Future-Proof Your Windows 7 Apps with Touch and Location

If the release of the iPhone nearly three years ago was the birth of the multi-touch interface revolution on mobile devices, then the recent release of its larger sibling, the iPad, could very well go down as the birth of multi-touch in full-size applications. Now, don't go telling me about all of the different places that used multi-touch before the iPhone and the iPad. The bottom line is that nothing multi-touch had gone mainstream before these two breakout products.

 In a very short period of time, multi-touch went from “nice to have” to practically mandatory, if you want your application to remain relevant past the next year or so. The good news is that you can ride the multi-touch wave with your own applications on Windows 7 (followed soon after by Windows Phone 7). It's easy to multi-touch enable your applications with Visual Studio 2010 and .NET 4.

 For example, you can set the IsManipulationEnabled property of any UIElement to true, and then instantly wire into touch events such as ManipulationStarting and ManipulationCompleted. If you want even greater control over the touch experience, you can handle the TouchDown, TouchEnter, TouchLeave, TouchMove, and TouchUp events. There are even events like ManipulationInertiaStarting that allow you to introduce proper physics to the way user interface elements interact with your fingers and with each other. The best part is that the behavior will gracefully downgrade when executed on older operating systems. You can also check whether multi-touch is supported in code if you want even greater control.

 Speaking of code, another way that you can easily control the behavior of your Windows 7 applications using Visual Studio 2010 and .NET 4 is via the Location API. With smaller and smaller hardware, it is increasingly likely that the users of your application will be “on the go.” The more aware that your application is of where the user is, the more enhanced an experience you can offer up to them.

 The Location API is the only part of the Windows 7 Sensor and Location Platform that was implemented in .NET 4, but what a great one to pick! Essentially, the Location API abstracts the developer from the particulars of the hardware that determines the user's location (e.g., GPS, WiFi, or cell tower triangulation). All you care about is whether the API can figure out where the user currently is: You can do something cool with that knowledge. Your code might look something like this:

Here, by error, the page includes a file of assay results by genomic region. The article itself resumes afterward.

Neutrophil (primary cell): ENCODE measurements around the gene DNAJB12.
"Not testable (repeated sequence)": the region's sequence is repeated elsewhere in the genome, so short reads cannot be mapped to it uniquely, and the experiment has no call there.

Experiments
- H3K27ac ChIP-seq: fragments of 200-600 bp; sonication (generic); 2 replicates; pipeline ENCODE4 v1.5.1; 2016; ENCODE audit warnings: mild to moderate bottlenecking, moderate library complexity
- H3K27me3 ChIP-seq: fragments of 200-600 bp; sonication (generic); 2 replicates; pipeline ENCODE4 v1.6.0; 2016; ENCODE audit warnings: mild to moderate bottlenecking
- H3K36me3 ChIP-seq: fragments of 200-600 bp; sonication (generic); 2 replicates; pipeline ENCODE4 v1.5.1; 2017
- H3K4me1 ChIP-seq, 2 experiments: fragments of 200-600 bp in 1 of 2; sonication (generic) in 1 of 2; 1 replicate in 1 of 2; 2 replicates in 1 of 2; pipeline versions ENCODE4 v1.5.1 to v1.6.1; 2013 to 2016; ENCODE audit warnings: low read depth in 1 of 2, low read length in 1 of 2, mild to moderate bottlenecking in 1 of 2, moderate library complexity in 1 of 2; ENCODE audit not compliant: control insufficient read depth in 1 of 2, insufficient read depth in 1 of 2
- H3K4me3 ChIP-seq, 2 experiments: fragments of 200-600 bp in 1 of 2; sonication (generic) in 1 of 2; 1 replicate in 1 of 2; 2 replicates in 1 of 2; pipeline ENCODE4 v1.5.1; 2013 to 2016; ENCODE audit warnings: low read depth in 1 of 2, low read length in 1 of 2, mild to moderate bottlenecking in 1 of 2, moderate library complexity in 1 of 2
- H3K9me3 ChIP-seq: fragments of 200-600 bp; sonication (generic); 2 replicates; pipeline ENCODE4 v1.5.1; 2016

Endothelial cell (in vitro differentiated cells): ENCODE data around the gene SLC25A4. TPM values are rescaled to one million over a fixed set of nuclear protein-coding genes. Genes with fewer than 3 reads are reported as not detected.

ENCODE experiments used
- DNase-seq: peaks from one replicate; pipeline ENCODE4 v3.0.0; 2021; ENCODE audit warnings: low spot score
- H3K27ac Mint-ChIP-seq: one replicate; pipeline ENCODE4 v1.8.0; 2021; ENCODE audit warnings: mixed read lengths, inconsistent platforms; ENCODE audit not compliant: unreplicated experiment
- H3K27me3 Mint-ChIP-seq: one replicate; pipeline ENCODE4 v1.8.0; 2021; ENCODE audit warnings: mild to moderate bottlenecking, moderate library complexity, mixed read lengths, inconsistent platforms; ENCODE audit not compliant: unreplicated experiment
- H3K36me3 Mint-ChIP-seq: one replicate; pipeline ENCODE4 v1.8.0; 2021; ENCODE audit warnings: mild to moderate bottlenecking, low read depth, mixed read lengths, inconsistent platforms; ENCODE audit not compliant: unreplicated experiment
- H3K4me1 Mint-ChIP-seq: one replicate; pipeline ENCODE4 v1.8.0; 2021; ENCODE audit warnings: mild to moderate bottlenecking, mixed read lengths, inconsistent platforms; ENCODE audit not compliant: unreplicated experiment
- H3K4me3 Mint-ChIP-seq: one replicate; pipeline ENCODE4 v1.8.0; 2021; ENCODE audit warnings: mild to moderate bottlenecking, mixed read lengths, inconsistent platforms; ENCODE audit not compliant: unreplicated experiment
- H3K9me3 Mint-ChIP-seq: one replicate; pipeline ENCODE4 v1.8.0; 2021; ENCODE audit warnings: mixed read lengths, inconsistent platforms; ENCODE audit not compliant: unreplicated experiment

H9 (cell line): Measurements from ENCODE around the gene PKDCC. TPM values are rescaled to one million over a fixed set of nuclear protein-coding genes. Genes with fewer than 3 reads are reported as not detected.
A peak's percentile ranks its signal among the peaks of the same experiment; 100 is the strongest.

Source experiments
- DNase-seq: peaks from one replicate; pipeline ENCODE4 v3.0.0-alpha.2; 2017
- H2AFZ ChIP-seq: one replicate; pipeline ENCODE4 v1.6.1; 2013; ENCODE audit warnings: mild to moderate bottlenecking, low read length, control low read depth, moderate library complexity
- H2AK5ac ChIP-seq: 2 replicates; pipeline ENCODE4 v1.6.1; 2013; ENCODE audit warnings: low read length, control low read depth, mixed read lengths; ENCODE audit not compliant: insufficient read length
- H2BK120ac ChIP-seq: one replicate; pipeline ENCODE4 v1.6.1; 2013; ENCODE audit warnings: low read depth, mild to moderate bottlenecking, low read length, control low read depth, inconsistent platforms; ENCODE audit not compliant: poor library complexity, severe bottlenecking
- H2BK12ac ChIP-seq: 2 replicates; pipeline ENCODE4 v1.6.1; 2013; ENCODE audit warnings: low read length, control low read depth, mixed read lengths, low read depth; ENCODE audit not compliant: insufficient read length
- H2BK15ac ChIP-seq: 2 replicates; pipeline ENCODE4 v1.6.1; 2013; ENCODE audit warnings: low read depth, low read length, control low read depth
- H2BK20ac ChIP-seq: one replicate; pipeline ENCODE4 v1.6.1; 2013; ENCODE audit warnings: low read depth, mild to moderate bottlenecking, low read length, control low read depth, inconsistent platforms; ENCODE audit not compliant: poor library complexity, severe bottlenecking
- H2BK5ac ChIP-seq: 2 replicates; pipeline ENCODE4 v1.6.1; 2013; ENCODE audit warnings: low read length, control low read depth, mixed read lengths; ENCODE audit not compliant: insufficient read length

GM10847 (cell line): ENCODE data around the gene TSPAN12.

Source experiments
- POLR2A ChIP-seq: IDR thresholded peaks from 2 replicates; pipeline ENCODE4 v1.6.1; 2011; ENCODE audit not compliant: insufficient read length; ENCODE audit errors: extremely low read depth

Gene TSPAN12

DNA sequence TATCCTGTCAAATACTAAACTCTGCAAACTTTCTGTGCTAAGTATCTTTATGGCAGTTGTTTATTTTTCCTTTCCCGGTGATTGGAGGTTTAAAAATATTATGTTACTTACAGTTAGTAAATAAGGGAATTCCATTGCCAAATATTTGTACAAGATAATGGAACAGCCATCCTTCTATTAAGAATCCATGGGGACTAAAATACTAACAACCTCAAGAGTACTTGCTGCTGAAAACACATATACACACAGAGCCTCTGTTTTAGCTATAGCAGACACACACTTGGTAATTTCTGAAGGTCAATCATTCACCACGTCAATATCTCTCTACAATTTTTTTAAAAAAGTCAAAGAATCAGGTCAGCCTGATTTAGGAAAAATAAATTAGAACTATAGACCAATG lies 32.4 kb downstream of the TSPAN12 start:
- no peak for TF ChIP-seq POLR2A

GeoCoordinateWatcher watcher = new
	GeoCoordinateWatcher();
watcher.TryStart(false,
	TimeSpan.FromMilliseconds(1000));
GeoCoordinate coord = watcher.Position.Location;
if (coord.IsUnknown != true)
\\{
	//do something cool with
	//coor.Latitude and coord.Longitude
\\}

 

Think about how awesome it would be if your application didn't have to ask the user where she is in order to show her options that make sense for her circumstances. Just that little detail can make your application so much more pleasurable to use.

 If you make your application easier through a well-thought-out multi-touch interface, and you make it more location-aware using the Location API, your application stands a good chance of being successful in the ever more competitive software marketplace. After all, anybody can make a good application with today's software development tools. Great applications, however, are still relatively rare. It's the fit and finish that counts.

 Multi-touch and location awareness are available in Windows 7, but there is also a better than average chance that Microsoft will release an "iPad-like" device powered by the Windows Phone OS. If and when that happens, your application will more easily take root if it has multi-touch and location awareness already in its DNA.

 With touch in the ascendency what does this mean for pen/stylus? I wouldn't completely dismiss it as an input mechanism for your applications. Microsoft is still hanging onto the pen as a potentially game-changing differentiator in the mobile application landscape. Personally, I don't want or need a pen, so I'm biased in favor of multi-touch only interfaces. For certain niche use cases like drawing, signing documents, or detailed visual object manipulation a pen interface could be useful, though. I just wouldn't invest heavily in pen unless you fall into one of those categories. Spend your time building a UI/UX that just begs to be touched, and that is easy enough to use that a four year old child can do it. My four year old knows more about my iPhone than I do, so I know it's not an impossible goal to achieve.

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